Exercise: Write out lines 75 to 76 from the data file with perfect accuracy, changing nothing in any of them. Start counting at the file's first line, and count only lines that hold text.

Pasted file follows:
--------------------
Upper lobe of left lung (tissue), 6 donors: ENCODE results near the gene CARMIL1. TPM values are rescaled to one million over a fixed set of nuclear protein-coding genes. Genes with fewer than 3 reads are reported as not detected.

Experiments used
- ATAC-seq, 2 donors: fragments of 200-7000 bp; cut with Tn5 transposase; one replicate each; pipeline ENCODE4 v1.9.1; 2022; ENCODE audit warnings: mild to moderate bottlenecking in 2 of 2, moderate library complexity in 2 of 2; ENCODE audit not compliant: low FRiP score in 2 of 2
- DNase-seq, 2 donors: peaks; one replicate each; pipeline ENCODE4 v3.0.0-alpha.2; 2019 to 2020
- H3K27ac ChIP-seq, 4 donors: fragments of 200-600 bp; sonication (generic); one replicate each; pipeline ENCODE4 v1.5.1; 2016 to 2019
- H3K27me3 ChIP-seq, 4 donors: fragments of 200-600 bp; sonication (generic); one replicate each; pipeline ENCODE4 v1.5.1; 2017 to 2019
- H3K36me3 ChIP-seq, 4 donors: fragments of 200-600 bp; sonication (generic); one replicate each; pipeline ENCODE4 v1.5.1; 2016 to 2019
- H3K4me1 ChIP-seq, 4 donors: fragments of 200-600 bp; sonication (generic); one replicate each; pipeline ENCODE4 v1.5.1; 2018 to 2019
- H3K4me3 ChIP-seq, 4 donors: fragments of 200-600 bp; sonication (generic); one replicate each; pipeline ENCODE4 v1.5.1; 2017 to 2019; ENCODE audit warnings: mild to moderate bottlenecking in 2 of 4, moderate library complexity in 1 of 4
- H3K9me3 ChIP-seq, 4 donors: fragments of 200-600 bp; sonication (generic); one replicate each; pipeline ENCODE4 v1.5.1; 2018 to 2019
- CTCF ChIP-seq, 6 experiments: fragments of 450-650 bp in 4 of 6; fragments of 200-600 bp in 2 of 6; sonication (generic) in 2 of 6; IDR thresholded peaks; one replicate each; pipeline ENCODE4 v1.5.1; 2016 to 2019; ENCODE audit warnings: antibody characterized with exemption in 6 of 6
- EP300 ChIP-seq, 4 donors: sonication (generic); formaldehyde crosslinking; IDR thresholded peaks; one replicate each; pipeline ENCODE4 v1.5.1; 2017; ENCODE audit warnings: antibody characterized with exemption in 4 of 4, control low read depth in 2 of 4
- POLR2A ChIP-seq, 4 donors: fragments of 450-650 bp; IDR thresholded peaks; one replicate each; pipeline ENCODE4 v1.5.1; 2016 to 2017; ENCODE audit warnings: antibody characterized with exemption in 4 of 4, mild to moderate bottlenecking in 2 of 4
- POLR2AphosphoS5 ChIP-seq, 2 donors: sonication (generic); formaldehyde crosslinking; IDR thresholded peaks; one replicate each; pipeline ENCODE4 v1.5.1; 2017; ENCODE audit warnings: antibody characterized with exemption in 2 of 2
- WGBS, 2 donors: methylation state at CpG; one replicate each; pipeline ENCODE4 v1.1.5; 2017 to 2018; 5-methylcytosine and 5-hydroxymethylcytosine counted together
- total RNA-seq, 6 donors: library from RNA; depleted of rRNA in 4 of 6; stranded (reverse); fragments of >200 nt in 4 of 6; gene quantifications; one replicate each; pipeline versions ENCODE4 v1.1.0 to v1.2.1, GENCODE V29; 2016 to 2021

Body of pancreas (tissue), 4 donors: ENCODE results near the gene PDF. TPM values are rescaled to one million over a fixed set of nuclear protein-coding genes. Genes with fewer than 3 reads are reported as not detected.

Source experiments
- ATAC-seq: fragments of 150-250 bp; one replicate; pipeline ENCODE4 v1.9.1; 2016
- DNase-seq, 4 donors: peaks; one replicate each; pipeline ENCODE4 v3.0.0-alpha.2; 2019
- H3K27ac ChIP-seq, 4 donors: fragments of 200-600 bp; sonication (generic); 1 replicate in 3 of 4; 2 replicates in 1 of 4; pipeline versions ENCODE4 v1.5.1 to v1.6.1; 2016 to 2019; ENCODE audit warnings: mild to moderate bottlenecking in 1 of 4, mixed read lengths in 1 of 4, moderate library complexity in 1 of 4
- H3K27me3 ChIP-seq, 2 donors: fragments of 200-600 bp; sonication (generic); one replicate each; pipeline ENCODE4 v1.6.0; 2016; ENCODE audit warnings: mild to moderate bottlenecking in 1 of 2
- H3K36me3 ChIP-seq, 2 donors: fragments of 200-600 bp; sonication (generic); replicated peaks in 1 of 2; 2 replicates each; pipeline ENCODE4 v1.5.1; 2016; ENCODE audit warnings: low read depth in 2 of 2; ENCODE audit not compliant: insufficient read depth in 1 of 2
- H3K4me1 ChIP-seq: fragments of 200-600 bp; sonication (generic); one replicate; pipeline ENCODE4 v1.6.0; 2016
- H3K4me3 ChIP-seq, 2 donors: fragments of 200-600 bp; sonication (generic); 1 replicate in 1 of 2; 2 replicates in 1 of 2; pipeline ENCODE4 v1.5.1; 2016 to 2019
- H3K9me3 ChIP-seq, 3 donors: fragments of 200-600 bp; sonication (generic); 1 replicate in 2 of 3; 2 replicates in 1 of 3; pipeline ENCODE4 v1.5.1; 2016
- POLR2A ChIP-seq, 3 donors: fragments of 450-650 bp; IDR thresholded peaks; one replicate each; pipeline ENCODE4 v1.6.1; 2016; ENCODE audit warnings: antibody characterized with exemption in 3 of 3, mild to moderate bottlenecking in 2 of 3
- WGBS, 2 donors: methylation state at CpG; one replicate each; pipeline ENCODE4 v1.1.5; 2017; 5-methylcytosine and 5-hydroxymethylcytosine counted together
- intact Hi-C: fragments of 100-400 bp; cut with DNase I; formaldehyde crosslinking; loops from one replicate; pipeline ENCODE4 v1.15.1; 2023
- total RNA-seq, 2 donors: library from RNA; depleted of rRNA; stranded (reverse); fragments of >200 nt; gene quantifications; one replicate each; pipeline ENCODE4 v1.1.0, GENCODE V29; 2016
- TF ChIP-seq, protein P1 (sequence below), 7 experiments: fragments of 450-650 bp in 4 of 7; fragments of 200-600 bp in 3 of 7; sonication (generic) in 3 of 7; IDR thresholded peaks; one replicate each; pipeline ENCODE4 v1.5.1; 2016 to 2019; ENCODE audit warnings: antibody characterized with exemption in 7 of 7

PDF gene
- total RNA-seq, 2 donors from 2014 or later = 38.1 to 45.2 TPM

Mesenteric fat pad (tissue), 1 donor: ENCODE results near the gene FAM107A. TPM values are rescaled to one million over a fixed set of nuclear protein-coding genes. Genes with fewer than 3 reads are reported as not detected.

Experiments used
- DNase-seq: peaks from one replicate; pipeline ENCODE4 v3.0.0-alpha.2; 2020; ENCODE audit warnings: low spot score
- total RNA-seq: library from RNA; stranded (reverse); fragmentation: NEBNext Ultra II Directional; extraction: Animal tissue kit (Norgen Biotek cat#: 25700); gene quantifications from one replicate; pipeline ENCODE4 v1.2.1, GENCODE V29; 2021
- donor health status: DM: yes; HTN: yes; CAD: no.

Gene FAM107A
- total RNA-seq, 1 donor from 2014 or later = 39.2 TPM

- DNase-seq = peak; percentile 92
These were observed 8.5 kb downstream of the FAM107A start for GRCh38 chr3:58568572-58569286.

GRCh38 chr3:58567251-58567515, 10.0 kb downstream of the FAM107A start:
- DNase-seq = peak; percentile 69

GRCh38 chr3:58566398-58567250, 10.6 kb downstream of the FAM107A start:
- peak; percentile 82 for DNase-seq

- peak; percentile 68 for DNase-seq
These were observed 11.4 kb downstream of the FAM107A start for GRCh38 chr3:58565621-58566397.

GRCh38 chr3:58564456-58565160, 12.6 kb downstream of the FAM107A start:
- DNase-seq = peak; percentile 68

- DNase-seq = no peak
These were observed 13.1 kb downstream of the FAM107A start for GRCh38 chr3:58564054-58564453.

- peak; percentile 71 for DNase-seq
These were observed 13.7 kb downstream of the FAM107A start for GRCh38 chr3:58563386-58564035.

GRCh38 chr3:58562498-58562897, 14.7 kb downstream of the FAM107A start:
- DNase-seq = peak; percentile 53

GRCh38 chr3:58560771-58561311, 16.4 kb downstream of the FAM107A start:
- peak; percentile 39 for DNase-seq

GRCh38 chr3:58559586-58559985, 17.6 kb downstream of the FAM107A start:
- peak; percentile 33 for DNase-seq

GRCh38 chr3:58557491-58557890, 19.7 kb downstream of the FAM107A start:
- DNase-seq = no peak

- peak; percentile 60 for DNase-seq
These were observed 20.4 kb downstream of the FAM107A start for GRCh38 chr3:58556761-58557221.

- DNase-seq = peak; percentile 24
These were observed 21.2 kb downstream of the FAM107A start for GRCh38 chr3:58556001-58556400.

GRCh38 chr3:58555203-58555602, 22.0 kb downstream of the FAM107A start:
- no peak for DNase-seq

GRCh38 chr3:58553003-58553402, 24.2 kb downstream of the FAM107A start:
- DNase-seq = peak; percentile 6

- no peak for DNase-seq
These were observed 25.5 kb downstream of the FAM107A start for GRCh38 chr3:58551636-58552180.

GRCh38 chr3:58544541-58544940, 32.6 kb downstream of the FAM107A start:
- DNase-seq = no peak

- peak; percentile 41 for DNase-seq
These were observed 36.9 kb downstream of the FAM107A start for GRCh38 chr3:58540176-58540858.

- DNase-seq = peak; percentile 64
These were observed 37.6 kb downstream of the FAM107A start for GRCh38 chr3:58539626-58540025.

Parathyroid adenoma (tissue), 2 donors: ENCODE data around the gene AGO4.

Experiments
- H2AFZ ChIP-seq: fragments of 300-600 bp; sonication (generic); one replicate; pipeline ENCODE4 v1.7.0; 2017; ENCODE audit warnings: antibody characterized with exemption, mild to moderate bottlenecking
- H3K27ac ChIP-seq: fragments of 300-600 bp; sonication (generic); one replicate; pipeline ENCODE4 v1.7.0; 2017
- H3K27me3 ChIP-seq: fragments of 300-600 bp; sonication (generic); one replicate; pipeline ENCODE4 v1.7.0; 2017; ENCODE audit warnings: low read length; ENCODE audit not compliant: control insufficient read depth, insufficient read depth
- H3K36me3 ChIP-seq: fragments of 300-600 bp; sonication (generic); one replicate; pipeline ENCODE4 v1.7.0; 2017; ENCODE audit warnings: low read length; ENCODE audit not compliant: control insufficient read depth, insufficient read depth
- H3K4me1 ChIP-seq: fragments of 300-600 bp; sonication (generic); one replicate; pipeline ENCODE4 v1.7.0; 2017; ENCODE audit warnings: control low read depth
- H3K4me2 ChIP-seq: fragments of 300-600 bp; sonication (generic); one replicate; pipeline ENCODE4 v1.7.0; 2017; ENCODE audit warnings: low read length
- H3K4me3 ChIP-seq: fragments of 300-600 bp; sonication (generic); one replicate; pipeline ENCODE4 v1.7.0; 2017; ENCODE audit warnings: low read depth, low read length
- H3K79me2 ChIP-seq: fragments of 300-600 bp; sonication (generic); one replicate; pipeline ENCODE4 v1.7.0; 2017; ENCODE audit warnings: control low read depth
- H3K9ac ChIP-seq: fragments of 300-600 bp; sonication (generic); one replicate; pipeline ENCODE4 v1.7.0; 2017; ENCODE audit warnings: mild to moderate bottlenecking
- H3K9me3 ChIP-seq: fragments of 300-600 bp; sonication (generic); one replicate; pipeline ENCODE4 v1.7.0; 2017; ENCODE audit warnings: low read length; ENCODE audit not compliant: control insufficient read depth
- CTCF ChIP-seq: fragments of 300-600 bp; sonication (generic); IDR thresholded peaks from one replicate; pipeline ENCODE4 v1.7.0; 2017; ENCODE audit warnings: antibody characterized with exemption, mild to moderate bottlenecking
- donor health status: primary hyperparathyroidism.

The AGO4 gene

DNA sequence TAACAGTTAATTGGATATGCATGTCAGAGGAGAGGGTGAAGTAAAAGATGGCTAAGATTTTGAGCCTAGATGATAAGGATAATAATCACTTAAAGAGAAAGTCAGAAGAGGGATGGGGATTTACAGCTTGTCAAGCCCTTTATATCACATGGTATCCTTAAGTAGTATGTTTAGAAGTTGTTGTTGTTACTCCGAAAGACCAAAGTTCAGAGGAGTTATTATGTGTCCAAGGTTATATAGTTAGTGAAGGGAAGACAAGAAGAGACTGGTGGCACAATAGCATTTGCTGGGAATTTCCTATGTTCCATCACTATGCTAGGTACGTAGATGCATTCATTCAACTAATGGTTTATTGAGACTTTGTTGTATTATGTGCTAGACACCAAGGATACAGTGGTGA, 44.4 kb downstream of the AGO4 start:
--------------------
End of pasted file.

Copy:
- peak; percentile 41 for DNase-seq
These were observed 36.9 kb downstream of the FAM107A start for GRCh38 chr3:58540176-58540858.